“Cataloging Spirits and the Spirit of Cataloging”
With tongue slightly in cheek (I think), Nancy M. Babb uses an arcane set of bibliographic rules involving “spirit communications” — works from the dead, communicated to the living via mediums — to show how cataloging rules and popular culture can evolve over time, and perhaps shed light on evolving theories of authorship and bibliographic identity in the changing world of electronic resource cataloging.
Known for rapping on tables and communicating by Ouija board, spirits were prolific poets and novelists in the late 19th century, and were duly recorded as such in most library catalogs, before the advent of bibliographic standardization. An example: Food for the Million (1876) gives main entry to medium Sarah A. Ramsdell, with added author entry for spirit Theodore Parker, who in his previous fleshly life had published his own works.
Babb admits it’s an odd subject, but insists the concept of “spirit authorship” provides insight into broader underlying principles of authorship: It’s not just quaint folklore. Babb calls the field “an exemplar of complex authorship, entailing both joint authorship — as a collaboration between medium and spirit — and ascribed authorship, in which the seemingly obvious author, the medium, makes attribution to another, the spirit.”
The issue has been addressed different ways in different times. Babb researched a sample of such works and found a hodgepodge of differing treatments, with the relationship between spirit and medium either more or less vague.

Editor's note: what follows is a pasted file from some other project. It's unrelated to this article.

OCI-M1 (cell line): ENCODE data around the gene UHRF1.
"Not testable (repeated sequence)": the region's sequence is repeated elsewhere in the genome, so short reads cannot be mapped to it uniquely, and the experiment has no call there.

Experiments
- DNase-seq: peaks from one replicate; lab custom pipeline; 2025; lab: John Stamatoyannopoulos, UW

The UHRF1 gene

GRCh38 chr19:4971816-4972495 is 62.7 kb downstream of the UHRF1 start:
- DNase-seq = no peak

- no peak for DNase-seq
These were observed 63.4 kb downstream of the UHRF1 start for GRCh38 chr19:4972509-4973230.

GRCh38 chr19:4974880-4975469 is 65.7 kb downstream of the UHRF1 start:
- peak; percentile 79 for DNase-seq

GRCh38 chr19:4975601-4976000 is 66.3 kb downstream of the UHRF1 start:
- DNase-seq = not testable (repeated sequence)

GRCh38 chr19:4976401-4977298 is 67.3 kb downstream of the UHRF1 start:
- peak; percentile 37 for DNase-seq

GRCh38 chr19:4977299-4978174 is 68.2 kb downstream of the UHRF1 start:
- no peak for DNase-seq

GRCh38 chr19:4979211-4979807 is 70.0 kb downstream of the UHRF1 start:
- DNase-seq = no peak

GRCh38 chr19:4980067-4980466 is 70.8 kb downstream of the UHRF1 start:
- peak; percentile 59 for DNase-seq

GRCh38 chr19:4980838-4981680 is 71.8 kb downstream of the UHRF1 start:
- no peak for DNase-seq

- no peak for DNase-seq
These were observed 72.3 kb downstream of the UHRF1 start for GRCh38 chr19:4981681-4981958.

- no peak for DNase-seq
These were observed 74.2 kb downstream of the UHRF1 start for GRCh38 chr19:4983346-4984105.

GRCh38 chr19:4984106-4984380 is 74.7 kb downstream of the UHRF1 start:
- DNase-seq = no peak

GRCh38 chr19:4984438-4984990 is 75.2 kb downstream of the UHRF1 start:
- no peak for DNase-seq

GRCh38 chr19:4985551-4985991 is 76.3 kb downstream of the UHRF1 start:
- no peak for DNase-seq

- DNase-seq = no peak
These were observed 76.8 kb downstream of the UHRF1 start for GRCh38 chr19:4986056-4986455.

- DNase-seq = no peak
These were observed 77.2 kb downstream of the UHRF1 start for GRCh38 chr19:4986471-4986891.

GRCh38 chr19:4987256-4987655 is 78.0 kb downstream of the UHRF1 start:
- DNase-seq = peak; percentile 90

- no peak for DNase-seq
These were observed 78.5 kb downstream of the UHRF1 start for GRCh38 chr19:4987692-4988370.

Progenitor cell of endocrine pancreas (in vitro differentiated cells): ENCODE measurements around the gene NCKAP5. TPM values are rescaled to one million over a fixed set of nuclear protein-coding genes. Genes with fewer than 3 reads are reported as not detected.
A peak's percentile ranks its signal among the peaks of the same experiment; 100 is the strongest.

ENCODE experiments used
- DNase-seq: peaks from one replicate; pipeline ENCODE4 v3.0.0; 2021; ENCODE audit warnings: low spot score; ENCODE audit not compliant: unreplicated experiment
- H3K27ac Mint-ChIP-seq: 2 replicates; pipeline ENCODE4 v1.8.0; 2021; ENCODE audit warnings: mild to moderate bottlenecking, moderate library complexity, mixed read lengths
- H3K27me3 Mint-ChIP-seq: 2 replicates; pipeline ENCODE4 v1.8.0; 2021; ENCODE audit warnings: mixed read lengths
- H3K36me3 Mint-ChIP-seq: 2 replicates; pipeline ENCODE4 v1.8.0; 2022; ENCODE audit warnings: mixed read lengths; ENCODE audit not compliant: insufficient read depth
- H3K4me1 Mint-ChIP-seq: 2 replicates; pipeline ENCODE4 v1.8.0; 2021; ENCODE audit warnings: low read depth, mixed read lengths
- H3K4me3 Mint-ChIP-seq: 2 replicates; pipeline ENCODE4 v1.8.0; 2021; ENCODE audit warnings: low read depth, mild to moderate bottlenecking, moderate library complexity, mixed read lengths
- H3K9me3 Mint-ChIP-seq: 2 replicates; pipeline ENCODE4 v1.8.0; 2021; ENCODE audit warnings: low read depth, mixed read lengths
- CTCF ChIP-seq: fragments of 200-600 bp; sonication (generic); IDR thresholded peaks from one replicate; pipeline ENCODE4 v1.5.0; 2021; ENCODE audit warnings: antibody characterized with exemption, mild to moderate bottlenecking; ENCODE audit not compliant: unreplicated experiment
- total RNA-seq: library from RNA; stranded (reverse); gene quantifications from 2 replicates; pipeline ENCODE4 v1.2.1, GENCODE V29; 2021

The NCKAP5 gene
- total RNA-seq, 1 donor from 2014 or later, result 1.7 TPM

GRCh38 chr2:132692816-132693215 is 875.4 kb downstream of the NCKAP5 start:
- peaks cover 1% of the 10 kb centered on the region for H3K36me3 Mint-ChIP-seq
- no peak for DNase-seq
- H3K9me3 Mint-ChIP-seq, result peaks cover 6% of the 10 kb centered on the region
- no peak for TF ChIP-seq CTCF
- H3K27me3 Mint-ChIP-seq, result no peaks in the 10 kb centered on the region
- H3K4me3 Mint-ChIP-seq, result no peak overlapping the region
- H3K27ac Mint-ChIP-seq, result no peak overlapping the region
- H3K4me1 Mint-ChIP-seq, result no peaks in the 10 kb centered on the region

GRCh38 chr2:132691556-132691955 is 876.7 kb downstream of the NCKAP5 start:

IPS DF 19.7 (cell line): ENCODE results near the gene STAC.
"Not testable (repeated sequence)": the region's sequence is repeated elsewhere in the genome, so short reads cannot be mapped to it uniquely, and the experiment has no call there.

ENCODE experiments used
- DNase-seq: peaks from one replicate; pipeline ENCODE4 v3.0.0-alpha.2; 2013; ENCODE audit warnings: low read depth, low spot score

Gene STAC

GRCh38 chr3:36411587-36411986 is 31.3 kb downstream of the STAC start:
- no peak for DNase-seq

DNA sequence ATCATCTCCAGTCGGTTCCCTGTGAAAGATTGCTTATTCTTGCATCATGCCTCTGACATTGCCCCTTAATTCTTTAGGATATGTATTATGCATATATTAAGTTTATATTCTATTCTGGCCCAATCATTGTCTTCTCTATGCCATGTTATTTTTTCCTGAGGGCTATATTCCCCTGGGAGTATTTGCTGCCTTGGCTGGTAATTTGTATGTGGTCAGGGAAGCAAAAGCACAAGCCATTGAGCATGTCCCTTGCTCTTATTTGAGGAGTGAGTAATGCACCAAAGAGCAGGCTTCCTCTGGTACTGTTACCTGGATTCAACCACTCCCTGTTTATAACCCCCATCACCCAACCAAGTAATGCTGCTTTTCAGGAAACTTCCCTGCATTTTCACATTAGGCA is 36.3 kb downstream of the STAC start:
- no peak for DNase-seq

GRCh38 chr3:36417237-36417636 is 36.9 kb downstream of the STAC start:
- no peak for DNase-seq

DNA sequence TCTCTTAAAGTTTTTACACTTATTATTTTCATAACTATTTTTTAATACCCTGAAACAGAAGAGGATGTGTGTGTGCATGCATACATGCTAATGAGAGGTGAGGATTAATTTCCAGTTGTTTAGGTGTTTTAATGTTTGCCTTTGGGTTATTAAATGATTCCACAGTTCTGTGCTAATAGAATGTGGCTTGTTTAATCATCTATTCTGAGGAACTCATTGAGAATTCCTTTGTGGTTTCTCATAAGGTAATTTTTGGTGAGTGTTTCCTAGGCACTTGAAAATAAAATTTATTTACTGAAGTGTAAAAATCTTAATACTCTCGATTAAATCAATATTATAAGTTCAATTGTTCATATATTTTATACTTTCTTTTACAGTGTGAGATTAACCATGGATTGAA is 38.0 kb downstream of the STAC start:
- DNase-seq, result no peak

Spirit communications were directly addressed in the 1941 and 1949 cataloging guidelines from ALA, with main entry generally given to the mitigating medium and the communicating spirit treated as an interviewee, making a clear distinction between spirit communication and other types of joint authorship.
But even after 1949, differences and variations remained in cataloging: “Spirit communications in which the spirits were established historical figures entailed main entry under the medium and added entry under the historical figure. Spirit communications in which the spirits were prolific, well-known, but not of proven historical existence entailed main entry under the spirit, with qualifier added to the heading. Spirit communications in which the spirit was either not prolific [or] of unknown origin…entailed entry only for the medium.”
Seymour Lubetzky’s 1960 Code of Cataloging Rules dictated: “A work…attributed to the spirit of another person, is entered under the person who prepared it, with an added entry under the person to whom it is attributed.” Perhaps surprisingly, the first set of Anglo-American Cataloging Rules in 1967 softened Lubetzky’s “bibliographic banishment of spirit communication,” reverting to pre-20th century treatment, but getting rid of the label “mediumistic writings” in favor of “reporter or person reported.”
Spirits attained further bibliographic prominence in Anglo-American Cataloging Rules of 1978, which insisted it was not the cataloger’s job to debate authorship, only to interpret the bibliographic encoded data.
Can a book be ascribed to a spirit if spirits don’t actually exist? Well, given the moral neutrality of modern cataloging, an author need not physically exist to have bibliographic identity. A main entry under the spirit is not an admission of the existence of spirits but merely “to affirm user access and authorial intent.”
Over time, credit for authorship under cataloging rules has passed back and forth across the mortal veil from Spirit, to Medium, and back to Spirit again. Today, AACR reads: “Enter a communications presented as having been received from a spirit under the heading for the spirit.”
Babb intriguingly uses the concept of spirit authorship to throw light on the ever-expanding modern idea of authorship. She smoothly intertwines the halting evolution of the catalog as it tracks with the cultural context of the various time periods. It’s a fascinating story, if a dense and confusing thicket to untangle, and Babb does her best.